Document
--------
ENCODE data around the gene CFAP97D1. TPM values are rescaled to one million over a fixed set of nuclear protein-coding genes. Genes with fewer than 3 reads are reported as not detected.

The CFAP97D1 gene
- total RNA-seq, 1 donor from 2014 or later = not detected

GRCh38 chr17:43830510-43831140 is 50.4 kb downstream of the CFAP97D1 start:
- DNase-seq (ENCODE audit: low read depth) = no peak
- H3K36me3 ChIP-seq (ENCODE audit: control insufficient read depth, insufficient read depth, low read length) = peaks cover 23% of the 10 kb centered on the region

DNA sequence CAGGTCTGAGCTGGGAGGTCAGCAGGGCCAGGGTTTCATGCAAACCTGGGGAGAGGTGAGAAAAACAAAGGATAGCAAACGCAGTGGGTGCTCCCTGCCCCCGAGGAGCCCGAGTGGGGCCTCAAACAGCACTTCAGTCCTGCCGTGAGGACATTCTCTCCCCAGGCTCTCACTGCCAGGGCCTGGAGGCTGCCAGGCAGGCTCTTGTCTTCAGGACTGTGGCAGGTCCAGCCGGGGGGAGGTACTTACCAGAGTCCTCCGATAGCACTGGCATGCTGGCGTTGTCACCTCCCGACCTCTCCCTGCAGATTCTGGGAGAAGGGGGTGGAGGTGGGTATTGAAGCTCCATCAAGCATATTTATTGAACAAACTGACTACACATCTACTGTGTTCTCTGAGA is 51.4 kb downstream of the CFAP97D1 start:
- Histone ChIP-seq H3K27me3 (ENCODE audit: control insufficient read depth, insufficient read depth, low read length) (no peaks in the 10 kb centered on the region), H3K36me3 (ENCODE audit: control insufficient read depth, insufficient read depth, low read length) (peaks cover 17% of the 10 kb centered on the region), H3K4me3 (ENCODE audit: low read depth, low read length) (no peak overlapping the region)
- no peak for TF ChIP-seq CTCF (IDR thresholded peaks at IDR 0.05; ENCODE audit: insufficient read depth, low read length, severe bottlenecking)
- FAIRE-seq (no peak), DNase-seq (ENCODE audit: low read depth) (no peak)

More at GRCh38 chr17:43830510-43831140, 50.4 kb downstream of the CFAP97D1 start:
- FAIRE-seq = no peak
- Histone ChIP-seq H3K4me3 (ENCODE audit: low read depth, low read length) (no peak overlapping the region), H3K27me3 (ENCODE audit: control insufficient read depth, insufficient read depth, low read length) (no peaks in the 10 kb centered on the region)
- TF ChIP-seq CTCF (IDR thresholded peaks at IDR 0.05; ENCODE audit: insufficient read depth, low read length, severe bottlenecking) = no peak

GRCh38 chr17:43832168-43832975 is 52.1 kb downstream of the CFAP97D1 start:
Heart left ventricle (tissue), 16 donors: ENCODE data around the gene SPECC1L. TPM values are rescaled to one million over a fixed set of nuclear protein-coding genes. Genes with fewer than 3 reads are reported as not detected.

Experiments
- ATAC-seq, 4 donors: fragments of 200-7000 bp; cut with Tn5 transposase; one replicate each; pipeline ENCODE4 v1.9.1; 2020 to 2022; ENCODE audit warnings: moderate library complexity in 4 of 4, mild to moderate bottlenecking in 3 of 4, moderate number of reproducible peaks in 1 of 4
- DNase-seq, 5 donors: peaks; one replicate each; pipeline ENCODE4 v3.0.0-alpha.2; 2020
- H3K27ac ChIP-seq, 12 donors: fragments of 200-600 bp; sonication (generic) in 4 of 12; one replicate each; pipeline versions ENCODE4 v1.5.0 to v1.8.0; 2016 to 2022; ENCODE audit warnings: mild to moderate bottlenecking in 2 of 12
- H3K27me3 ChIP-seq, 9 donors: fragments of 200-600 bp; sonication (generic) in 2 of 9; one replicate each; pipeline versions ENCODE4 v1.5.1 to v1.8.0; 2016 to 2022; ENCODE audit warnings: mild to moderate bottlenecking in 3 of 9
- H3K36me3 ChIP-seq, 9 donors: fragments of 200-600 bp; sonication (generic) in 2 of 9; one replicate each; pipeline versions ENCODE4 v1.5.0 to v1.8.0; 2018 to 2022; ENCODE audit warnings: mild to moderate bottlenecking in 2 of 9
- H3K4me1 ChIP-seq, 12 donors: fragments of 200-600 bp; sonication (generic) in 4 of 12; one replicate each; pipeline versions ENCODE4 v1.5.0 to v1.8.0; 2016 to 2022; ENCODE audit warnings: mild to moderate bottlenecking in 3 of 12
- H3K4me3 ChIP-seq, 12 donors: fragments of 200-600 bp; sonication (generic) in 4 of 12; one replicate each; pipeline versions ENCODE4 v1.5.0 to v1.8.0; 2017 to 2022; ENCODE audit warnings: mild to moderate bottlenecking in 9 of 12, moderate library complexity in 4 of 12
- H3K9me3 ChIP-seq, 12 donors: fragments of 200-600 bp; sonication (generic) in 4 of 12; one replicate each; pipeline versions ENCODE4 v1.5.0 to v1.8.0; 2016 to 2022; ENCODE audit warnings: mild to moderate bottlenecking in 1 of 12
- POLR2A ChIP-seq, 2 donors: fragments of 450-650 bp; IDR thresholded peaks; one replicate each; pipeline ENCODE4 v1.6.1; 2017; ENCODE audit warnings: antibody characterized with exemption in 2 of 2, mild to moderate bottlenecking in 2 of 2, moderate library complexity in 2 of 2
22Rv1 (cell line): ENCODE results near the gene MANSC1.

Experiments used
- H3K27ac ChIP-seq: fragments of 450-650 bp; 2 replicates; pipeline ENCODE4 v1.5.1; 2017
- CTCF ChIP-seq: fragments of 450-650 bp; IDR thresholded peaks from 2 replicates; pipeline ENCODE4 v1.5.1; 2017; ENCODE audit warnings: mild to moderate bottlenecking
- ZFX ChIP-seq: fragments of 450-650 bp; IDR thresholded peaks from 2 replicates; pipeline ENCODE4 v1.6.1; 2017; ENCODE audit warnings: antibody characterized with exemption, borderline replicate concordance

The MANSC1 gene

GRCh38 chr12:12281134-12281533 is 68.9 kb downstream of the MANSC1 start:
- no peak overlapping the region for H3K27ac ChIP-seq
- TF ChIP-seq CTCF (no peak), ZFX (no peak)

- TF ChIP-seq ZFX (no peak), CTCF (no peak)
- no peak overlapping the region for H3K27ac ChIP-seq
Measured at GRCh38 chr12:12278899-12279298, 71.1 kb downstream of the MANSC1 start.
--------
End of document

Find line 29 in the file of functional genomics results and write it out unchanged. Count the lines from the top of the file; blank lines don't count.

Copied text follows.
- H3K27ac ChIP-seq: fragments of 450-650 bp; 2 replicates; pipeline ENCODE4 v1.5.1; 2017